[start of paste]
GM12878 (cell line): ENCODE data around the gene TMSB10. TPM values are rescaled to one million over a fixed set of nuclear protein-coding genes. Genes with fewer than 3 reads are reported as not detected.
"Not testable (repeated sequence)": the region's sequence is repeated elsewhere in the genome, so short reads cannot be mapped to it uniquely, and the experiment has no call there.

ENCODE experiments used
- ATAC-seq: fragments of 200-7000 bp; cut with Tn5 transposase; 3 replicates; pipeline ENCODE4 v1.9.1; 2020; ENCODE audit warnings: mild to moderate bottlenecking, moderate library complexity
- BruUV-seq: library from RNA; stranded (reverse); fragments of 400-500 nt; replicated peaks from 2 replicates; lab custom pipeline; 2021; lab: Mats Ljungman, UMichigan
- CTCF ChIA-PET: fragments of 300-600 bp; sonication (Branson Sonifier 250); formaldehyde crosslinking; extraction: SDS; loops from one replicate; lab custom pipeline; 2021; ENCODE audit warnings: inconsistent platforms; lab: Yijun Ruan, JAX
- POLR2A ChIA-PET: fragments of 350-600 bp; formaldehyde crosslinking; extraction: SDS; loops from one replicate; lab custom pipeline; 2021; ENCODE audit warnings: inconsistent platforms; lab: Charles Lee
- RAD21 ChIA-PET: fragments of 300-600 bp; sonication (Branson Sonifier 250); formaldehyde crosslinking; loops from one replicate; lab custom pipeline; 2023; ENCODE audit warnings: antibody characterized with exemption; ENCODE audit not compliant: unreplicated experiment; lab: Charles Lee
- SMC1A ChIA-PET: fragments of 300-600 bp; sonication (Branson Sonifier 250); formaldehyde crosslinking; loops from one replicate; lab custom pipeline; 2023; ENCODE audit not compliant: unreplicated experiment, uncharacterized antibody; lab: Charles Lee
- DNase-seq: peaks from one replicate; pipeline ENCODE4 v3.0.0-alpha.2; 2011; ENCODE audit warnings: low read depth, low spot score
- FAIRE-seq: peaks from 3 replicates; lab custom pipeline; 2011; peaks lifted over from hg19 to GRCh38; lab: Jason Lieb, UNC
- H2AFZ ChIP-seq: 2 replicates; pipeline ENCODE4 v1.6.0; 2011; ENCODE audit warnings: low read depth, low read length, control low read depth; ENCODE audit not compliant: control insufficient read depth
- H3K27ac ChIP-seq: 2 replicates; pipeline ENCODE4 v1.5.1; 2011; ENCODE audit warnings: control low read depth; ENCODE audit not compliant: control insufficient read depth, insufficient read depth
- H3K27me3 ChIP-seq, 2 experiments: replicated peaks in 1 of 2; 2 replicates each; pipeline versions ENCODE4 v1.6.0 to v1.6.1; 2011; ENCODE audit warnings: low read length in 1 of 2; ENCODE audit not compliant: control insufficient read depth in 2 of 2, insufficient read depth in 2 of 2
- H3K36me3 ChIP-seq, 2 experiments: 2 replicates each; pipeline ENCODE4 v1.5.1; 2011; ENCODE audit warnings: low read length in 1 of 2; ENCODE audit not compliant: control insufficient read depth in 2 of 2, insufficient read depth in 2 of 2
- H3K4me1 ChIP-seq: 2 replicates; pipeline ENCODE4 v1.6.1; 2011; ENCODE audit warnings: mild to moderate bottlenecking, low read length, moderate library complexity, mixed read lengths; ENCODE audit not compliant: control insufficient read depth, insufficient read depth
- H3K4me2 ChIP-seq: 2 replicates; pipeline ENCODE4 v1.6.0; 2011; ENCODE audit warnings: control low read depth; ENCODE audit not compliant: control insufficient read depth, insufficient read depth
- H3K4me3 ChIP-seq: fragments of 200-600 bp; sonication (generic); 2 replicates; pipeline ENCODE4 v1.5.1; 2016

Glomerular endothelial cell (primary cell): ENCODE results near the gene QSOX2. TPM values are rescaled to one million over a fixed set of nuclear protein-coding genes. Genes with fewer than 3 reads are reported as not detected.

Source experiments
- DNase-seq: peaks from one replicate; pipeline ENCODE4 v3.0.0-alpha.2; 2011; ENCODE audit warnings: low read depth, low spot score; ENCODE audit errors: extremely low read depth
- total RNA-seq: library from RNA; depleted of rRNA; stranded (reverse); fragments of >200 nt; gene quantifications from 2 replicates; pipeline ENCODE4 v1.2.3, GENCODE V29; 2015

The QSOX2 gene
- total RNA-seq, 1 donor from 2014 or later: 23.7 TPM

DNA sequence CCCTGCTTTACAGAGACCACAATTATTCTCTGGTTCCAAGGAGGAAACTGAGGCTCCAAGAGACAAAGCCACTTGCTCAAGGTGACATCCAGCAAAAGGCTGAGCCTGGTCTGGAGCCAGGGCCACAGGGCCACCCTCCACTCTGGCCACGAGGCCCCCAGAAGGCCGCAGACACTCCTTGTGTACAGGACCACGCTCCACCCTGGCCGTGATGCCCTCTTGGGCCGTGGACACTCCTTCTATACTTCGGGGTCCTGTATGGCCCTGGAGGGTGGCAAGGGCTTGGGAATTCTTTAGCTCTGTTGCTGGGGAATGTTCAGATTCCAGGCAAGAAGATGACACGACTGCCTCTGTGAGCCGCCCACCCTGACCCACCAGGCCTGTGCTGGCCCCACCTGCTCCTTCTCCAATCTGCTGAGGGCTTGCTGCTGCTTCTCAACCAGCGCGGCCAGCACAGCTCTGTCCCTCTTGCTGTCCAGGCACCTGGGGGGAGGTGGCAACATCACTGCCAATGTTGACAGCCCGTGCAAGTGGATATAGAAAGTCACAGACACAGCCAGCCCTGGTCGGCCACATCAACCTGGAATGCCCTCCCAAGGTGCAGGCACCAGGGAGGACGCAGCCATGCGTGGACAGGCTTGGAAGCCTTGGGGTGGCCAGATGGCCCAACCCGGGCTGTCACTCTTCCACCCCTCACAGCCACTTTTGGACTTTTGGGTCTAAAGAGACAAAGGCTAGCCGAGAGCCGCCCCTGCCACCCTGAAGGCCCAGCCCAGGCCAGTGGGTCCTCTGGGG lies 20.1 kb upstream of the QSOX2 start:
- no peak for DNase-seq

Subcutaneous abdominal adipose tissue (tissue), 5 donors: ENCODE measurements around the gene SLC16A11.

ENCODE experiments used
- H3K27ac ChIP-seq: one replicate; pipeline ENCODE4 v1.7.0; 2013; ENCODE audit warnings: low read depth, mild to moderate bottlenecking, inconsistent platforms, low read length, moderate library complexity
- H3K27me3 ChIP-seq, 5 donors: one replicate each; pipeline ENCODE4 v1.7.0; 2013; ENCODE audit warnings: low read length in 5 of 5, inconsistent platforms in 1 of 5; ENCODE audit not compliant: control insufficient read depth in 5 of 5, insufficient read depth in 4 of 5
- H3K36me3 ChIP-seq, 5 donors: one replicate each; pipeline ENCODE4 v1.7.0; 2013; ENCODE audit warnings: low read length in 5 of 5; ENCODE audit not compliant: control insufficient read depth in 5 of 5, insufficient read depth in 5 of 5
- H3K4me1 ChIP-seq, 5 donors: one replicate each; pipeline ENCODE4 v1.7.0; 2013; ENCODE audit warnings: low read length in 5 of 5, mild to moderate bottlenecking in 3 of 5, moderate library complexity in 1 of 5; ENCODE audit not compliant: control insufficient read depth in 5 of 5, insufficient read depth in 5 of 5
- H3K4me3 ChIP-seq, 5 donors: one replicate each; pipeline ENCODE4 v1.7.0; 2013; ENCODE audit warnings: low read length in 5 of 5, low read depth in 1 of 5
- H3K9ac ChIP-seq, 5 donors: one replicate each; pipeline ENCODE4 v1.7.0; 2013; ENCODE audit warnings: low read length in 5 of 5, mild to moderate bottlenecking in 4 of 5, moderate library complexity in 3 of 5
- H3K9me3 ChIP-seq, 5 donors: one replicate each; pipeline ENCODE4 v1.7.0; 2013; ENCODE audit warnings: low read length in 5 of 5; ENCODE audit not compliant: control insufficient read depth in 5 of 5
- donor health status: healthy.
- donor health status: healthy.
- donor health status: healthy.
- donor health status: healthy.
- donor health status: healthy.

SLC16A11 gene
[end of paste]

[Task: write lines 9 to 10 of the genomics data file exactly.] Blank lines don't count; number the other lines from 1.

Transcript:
- SMC1A ChIA-PET: fragments of 300-600 bp; sonication (Branson Sonifier 250); formaldehyde crosslinking; loops from one replicate; lab custom pipeline; 2023; ENCODE audit not compliant: unreplicated experiment, uncharacterized antibody; lab: Charles Lee
- DNase-seq: peaks from one replicate; pipeline ENCODE4 v3.0.0-alpha.2; 2011; ENCODE audit warnings: low read depth, low spot score